Linda Page, the lead teacher at Kennet School, first used Storybird with her students to have them produce French and Spanish e-book, and then to share it with younger students, who would use these stories as real resources for learning. As she explained, ‘‘We wanted to use new technology to do this, which we hoped would be exciting and motivating for both pupils and teachers. We also hoped to further motivate pupils by getting them to produce work for a given audience (i.e. the year 7-8 pupils producing stories for year 5-6 pupils and vice versa) ( What is very interesting about this approach is that students get to produce a task for real educational purposes. Usually, students do not produce work for the educational benefits of others; they produce work for the academic context itself. In this perceptive, Storybird promotes students’ self-confidence, as they feel that they are concretely helping younger students. These younger students also benefit from these personal and interesting e-books produced by older students, as they improve their literacy skills in a more motivating way. Thus, Storybird helps to establish a positive interdependent learning relationship between younger and older students, which aim to achieve the greater good in education. The idea of adapting a project to an audience teaches students that they always need to adapt their speech or their writing to whom they are aiming to speak or write. This capacity to foster the learning of a given audience by creating content of their level is a very remarkable skill that they develop with Storybird.


Another teacher grade 3, 4 and 5 ESL teacher, Amanda Castaneda, used Storybird to integrate grammatical content. More precisely, she intended students to use adjectives while creating their stories. In her project, the instructions were as followed: ‘‘Students will be learning how to create stories using complete simple sentences, while focusing on the use of vivid adjectives. Students will work collaboratively to create a story describing one another. Student will create their story of friendship using the Web 2.0 tool Storybird’’ ( In her case, Storybird is used to teach adjectives in a creative and interesting fashion. Students were in pairs and had to describe the relationship that they had with their friend, using as much adjectives as they could. This represents in fact a very subtle manner to have students review grammatical content while they think they are only carrying out a pleasant activity with their friend. For elementary ESL students, this is always something to think about. Children usually do not like grammar as an end in itself. Storybird represents an efficient manner to introduce grammatical content through collaborative and creative story settings.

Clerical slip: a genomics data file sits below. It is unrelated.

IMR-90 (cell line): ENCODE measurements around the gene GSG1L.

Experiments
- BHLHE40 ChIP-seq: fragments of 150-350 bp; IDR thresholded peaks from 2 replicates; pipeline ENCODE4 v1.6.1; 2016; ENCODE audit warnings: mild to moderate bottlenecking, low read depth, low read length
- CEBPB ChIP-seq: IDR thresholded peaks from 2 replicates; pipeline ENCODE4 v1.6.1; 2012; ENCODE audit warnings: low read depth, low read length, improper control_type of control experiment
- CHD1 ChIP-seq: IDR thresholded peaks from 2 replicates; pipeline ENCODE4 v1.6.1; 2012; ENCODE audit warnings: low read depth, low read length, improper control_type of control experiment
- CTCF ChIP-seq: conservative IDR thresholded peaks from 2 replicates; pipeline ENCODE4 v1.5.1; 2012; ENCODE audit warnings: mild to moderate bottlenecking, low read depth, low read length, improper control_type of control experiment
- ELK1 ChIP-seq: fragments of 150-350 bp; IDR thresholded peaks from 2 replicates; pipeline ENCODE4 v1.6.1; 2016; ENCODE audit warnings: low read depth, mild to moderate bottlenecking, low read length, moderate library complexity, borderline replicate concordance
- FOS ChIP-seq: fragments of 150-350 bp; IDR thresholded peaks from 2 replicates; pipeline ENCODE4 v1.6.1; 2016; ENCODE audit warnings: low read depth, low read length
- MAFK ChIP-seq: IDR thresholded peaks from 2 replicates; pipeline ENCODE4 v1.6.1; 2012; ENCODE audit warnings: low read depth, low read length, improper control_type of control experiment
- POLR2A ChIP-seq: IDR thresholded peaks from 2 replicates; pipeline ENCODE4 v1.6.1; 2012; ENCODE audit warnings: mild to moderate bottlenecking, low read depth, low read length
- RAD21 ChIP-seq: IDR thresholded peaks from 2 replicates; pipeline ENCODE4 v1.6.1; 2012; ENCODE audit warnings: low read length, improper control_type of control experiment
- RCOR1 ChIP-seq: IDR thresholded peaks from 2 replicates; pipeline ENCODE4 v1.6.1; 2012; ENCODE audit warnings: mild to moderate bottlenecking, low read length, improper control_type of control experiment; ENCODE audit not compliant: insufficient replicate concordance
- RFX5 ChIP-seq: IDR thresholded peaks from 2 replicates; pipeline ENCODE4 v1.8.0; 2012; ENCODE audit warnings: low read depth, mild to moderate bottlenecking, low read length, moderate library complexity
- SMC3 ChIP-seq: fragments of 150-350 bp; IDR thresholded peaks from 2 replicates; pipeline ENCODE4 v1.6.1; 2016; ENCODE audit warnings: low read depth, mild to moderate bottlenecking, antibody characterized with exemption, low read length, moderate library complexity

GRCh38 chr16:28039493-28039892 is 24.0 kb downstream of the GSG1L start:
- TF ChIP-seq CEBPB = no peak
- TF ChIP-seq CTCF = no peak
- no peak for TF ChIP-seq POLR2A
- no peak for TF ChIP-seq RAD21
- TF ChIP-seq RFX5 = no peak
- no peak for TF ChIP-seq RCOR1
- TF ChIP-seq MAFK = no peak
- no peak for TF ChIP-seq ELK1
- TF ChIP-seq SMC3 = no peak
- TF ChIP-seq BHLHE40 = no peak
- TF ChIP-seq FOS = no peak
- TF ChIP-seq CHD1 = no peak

Finally, Mercy Pilkington, a senior editor for Good e-reader, emphasizes in her article the importance of publishing school work and how the standards of the education have changed. For instance, ‘‘Under the new guidelines for teaching writing, “publishing” is an actual standard now; it’s no longer enough to write and illustrate a darling story with a pencil and paper and allow the teacher to hang it on the bulletin board. The Common Core encourages things like teacher websites and blogging instruction for elementary school students.’’ ( Her thought is clearly relevant, because elementary students are given the opportunity to read the work done by their peers and to be read by them, which promotes a strong sense of community within the classroom. By creating a teacher website, teachers regroup efficiently all the projects related to the classroom and can keep track of everything in addition of grading their students’ work. Moreover, parents can be invited to this teacher page and explore the work that students accomplish in the classroom. Parents are often too focused on the performance of their children, as they seek their academic success. With the publishing aspect of Storybird, parents become more aware of the work done by other students as well, which can give them an overall idea of the group’s accomplishment.